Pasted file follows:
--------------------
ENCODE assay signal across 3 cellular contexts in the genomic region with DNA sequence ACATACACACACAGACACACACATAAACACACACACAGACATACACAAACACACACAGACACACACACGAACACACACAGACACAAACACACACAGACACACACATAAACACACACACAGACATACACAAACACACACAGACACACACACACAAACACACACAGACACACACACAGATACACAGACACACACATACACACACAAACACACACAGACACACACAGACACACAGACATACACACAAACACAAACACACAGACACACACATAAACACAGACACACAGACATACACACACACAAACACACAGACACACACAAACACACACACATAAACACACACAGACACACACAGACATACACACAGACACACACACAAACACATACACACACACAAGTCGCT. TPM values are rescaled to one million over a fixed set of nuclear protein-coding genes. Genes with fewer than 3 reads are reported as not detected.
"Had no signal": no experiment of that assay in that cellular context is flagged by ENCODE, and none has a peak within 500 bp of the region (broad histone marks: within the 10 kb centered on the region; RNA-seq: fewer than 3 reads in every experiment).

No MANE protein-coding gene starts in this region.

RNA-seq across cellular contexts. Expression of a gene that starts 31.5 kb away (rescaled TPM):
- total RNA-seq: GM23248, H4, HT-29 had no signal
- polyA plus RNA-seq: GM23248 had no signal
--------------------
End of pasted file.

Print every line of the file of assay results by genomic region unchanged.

ENCODE assay signal across 3 cellular contexts in the genomic region with DNA sequence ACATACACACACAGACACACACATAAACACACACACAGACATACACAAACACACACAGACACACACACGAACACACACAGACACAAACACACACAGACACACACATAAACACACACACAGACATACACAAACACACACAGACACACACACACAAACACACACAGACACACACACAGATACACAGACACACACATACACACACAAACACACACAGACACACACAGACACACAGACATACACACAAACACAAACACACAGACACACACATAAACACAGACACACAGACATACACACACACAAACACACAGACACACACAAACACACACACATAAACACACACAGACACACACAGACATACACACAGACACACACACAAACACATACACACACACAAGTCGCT. TPM values are rescaled to one million over a fixed set of nuclear protein-coding genes. Genes with fewer than 3 reads are reported as not detected.
"Had no signal": no experiment of that assay in that cellular context is flagged by ENCODE, and none has a peak within 500 bp of the region (broad histone marks: within the 10 kb centered on the region; RNA-seq: fewer than 3 reads in every experiment).

No MANE protein-coding gene starts in this region.

RNA-seq across cellular contexts. Expression of a gene that starts 31.5 kb away (rescaled TPM):
- total RNA-seq: GM23248, H4, HT-29 had no signal
- polyA plus RNA-seq: GM23248 had no signal